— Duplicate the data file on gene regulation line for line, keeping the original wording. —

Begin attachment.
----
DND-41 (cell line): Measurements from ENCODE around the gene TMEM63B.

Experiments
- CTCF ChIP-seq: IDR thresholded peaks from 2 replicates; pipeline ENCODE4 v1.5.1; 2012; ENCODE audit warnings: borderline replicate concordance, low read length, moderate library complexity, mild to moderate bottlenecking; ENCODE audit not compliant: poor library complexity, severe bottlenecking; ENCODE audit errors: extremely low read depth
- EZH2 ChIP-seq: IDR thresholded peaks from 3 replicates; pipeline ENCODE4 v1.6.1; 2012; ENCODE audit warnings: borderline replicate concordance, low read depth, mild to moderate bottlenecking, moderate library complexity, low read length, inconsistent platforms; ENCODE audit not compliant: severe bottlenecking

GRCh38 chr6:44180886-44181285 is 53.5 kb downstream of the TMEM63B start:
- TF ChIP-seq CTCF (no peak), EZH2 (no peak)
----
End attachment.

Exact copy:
DND-41 (cell line): Measurements from ENCODE around the gene TMEM63B.

Experiments
- CTCF ChIP-seq: IDR thresholded peaks from 2 replicates; pipeline ENCODE4 v1.5.1; 2012; ENCODE audit warnings: borderline replicate concordance, low read length, moderate library complexity, mild to moderate bottlenecking; ENCODE audit not compliant: poor library complexity, severe bottlenecking; ENCODE audit errors: extremely low read depth
- EZH2 ChIP-seq: IDR thresholded peaks from 3 replicates; pipeline ENCODE4 v1.6.1; 2012; ENCODE audit warnings: borderline replicate concordance, low read depth, mild to moderate bottlenecking, moderate library complexity, low read length, inconsistent platforms; ENCODE audit not compliant: severe bottlenecking

GRCh38 chr6:44180886-44181285 is 53.5 kb downstream of the TMEM63B start:
- TF ChIP-seq CTCF (no peak), EZH2 (no peak)